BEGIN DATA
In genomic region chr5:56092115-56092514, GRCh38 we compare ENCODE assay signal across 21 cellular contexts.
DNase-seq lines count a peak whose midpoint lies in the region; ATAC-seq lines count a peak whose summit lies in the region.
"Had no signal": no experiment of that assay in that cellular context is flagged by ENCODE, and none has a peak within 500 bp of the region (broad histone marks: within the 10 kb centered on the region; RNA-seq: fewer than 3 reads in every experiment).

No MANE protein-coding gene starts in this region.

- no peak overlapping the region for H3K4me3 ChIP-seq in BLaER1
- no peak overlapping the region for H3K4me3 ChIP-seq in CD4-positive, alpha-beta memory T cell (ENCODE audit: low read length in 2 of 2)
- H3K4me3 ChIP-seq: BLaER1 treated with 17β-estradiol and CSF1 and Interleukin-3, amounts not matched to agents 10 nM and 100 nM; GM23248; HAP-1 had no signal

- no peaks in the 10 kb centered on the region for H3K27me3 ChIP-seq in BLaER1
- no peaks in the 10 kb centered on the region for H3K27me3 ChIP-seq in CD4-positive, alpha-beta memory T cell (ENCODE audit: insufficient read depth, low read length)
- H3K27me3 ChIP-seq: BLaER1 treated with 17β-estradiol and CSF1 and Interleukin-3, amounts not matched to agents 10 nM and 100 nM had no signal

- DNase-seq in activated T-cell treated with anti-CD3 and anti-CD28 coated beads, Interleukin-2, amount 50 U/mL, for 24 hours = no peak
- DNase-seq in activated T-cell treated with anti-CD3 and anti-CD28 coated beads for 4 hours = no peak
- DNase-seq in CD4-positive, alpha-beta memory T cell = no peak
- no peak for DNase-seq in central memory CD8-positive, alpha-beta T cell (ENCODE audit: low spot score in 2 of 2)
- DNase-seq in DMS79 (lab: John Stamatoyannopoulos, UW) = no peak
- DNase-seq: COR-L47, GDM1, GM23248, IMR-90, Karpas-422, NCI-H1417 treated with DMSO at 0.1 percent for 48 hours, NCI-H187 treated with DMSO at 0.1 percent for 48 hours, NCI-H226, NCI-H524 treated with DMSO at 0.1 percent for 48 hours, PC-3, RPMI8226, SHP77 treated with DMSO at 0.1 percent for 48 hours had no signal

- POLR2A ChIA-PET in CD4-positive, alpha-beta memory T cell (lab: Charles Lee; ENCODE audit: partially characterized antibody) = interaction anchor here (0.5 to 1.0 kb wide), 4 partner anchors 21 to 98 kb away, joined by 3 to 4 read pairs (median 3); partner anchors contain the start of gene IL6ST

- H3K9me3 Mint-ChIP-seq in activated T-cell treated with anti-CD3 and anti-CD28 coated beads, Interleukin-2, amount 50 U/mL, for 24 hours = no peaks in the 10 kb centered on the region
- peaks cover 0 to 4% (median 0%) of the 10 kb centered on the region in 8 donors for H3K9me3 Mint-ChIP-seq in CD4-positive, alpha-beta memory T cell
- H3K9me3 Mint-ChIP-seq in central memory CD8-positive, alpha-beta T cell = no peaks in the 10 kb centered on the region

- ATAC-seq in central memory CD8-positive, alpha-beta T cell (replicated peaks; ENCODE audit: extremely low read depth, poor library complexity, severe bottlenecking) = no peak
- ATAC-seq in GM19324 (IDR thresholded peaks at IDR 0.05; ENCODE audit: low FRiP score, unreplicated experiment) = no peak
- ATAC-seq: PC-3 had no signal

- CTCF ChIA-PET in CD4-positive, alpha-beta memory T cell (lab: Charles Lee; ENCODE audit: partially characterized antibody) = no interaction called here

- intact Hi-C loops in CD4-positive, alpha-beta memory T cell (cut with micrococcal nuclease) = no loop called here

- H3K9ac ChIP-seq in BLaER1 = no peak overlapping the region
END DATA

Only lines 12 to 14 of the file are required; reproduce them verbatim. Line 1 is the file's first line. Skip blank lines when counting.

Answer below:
- DNase-seq in activated T-cell treated with anti-CD3 and anti-CD28 coated beads for 4 hours = no peak
- DNase-seq in CD4-positive, alpha-beta memory T cell = no peak
- no peak for DNase-seq in central memory CD8-positive, alpha-beta T cell (ENCODE audit: low spot score in 2 of 2)